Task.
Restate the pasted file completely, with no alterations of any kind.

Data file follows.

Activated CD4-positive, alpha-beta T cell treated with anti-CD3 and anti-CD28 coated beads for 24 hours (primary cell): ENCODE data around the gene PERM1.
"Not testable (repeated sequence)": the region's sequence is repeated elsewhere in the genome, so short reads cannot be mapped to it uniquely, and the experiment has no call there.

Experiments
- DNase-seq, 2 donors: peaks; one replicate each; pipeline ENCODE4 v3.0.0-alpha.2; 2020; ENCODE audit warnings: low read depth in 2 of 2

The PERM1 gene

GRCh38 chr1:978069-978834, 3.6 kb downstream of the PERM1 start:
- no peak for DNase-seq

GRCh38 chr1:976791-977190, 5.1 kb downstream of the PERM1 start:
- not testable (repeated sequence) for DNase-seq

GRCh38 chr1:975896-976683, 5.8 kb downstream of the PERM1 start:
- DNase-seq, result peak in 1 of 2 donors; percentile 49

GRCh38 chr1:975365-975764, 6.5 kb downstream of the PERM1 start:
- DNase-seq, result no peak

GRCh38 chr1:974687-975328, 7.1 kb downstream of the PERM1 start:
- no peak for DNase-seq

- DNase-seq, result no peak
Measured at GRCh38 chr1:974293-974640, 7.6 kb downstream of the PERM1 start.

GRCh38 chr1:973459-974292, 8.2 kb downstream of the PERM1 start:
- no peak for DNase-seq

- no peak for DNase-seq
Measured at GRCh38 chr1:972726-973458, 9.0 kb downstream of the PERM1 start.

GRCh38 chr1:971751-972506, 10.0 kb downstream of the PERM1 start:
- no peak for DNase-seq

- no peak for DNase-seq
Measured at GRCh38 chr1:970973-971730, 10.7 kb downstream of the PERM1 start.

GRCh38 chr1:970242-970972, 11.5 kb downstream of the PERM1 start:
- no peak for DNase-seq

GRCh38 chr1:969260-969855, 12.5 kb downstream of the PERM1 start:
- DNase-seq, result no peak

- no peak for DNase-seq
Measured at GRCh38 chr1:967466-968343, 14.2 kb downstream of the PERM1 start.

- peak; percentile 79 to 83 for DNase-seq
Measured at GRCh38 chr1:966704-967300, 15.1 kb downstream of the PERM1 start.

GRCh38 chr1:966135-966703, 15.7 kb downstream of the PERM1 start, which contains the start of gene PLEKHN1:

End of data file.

Activated CD4-positive, alpha-beta T cell treated with anti-CD3 and anti-CD28 coated beads for 24 hours (primary cell): ENCODE data around the gene PERM1.
"Not testable (repeated sequence)": the region's sequence is repeated elsewhere in the genome, so short reads cannot be mapped to it uniquely, and the experiment has no call there.

Experiments
- DNase-seq, 2 donors: peaks; one replicate each; pipeline ENCODE4 v3.0.0-alpha.2; 2020; ENCODE audit warnings: low read depth in 2 of 2

The PERM1 gene

GRCh38 chr1:978069-978834, 3.6 kb downstream of the PERM1 start:
- no peak for DNase-seq

GRCh38 chr1:976791-977190, 5.1 kb downstream of the PERM1 start:
- not testable (repeated sequence) for DNase-seq

GRCh38 chr1:975896-976683, 5.8 kb downstream of the PERM1 start:
- DNase-seq, result peak in 1 of 2 donors; percentile 49

GRCh38 chr1:975365-975764, 6.5 kb downstream of the PERM1 start:
- DNase-seq, result no peak

GRCh38 chr1:974687-975328, 7.1 kb downstream of the PERM1 start:
- no peak for DNase-seq

- DNase-seq, result no peak
Measured at GRCh38 chr1:974293-974640, 7.6 kb downstream of the PERM1 start.

GRCh38 chr1:973459-974292, 8.2 kb downstream of the PERM1 start:
- no peak for DNase-seq

- no peak for DNase-seq
Measured at GRCh38 chr1:972726-973458, 9.0 kb downstream of the PERM1 start.

GRCh38 chr1:971751-972506, 10.0 kb downstream of the PERM1 start:
- no peak for DNase-seq

- no peak for DNase-seq
Measured at GRCh38 chr1:970973-971730, 10.7 kb downstream of the PERM1 start.

GRCh38 chr1:970242-970972, 11.5 kb downstream of the PERM1 start:
- no peak for DNase-seq

GRCh38 chr1:969260-969855, 12.5 kb downstream of the PERM1 start:
- DNase-seq, result no peak

- no peak for DNase-seq
Measured at GRCh38 chr1:967466-968343, 14.2 kb downstream of the PERM1 start.

- peak; percentile 79 to 83 for DNase-seq
Measured at GRCh38 chr1:966704-967300, 15.1 kb downstream of the PERM1 start.

GRCh38 chr1:966135-966703, 15.7 kb downstream of the PERM1 start, which contains the start of gene PLEKHN1: